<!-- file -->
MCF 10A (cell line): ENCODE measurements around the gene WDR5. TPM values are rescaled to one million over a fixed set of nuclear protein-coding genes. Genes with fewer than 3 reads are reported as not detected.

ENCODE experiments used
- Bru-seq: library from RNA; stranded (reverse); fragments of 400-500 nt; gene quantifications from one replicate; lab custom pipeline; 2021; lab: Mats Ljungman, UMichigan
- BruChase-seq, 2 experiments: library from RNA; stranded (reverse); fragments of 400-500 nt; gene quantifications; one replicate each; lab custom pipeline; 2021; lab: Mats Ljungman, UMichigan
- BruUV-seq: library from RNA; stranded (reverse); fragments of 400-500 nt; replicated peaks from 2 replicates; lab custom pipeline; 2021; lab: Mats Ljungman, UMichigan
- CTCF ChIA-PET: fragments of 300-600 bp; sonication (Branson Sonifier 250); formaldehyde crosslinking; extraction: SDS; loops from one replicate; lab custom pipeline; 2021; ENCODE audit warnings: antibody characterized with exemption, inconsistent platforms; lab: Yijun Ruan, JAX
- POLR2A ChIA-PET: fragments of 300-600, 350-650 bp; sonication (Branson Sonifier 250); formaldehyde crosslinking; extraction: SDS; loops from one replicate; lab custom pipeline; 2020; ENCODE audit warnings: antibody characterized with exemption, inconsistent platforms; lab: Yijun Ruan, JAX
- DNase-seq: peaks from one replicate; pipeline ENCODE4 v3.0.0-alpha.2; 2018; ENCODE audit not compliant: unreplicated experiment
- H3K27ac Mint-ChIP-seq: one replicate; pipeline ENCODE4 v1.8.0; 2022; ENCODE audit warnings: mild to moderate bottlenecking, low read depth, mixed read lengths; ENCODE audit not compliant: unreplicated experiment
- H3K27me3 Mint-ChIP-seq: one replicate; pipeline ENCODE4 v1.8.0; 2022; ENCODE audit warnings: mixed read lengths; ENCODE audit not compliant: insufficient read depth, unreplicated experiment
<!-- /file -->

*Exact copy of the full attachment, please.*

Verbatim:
MCF 10A (cell line): ENCODE measurements around the gene WDR5. TPM values are rescaled to one million over a fixed set of nuclear protein-coding genes. Genes with fewer than 3 reads are reported as not detected.

ENCODE experiments used
- Bru-seq: library from RNA; stranded (reverse); fragments of 400-500 nt; gene quantifications from one replicate; lab custom pipeline; 2021; lab: Mats Ljungman, UMichigan
- BruChase-seq, 2 experiments: library from RNA; stranded (reverse); fragments of 400-500 nt; gene quantifications; one replicate each; lab custom pipeline; 2021; lab: Mats Ljungman, UMichigan
- BruUV-seq: library from RNA; stranded (reverse); fragments of 400-500 nt; replicated peaks from 2 replicates; lab custom pipeline; 2021; lab: Mats Ljungman, UMichigan
- CTCF ChIA-PET: fragments of 300-600 bp; sonication (Branson Sonifier 250); formaldehyde crosslinking; extraction: SDS; loops from one replicate; lab custom pipeline; 2021; ENCODE audit warnings: antibody characterized with exemption, inconsistent platforms; lab: Yijun Ruan, JAX
- POLR2A ChIA-PET: fragments of 300-600, 350-650 bp; sonication (Branson Sonifier 250); formaldehyde crosslinking; extraction: SDS; loops from one replicate; lab custom pipeline; 2020; ENCODE audit warnings: antibody characterized with exemption, inconsistent platforms; lab: Yijun Ruan, JAX
- DNase-seq: peaks from one replicate; pipeline ENCODE4 v3.0.0-alpha.2; 2018; ENCODE audit not compliant: unreplicated experiment
- H3K27ac Mint-ChIP-seq: one replicate; pipeline ENCODE4 v1.8.0; 2022; ENCODE audit warnings: mild to moderate bottlenecking, low read depth, mixed read lengths; ENCODE audit not compliant: unreplicated experiment
- H3K27me3 Mint-ChIP-seq: one replicate; pipeline ENCODE4 v1.8.0; 2022; ENCODE audit warnings: mixed read lengths; ENCODE audit not compliant: insufficient read depth, unreplicated experiment